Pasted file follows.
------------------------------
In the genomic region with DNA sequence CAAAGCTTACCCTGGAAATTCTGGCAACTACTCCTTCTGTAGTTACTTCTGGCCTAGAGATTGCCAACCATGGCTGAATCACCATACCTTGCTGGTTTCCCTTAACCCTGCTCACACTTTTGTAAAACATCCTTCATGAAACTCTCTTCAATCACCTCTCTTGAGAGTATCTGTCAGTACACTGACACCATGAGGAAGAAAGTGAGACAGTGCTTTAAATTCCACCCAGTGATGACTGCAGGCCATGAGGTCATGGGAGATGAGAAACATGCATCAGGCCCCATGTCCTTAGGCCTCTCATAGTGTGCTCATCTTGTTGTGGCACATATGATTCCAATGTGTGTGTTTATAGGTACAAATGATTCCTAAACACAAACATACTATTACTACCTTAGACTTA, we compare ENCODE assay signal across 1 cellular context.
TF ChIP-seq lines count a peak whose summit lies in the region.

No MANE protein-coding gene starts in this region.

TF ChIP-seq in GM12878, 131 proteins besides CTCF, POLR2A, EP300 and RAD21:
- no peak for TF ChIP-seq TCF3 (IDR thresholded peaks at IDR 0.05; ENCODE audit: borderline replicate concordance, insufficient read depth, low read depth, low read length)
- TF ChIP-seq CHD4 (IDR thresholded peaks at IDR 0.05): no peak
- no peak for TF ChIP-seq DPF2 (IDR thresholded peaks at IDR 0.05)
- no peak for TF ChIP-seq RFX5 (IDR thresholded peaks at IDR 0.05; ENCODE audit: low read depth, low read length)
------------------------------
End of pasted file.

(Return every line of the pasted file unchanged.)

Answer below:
In the genomic region with DNA sequence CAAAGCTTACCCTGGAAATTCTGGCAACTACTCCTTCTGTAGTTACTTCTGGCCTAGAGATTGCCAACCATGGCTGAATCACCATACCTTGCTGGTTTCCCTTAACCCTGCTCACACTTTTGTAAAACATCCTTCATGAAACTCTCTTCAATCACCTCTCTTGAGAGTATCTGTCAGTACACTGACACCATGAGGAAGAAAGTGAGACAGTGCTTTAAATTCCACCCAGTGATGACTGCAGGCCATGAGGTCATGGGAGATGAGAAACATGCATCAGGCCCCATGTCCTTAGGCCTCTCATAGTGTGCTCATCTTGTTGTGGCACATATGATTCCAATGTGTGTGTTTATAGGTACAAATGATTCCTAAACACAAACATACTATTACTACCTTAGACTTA, we compare ENCODE assay signal across 1 cellular context.
TF ChIP-seq lines count a peak whose summit lies in the region.

No MANE protein-coding gene starts in this region.

TF ChIP-seq in GM12878, 131 proteins besides CTCF, POLR2A, EP300 and RAD21:
- no peak for TF ChIP-seq TCF3 (IDR thresholded peaks at IDR 0.05; ENCODE audit: borderline replicate concordance, insufficient read depth, low read depth, low read length)
- TF ChIP-seq CHD4 (IDR thresholded peaks at IDR 0.05): no peak
- no peak for TF ChIP-seq DPF2 (IDR thresholded peaks at IDR 0.05)
- no peak for TF ChIP-seq RFX5 (IDR thresholded peaks at IDR 0.05; ENCODE audit: low read depth, low read length)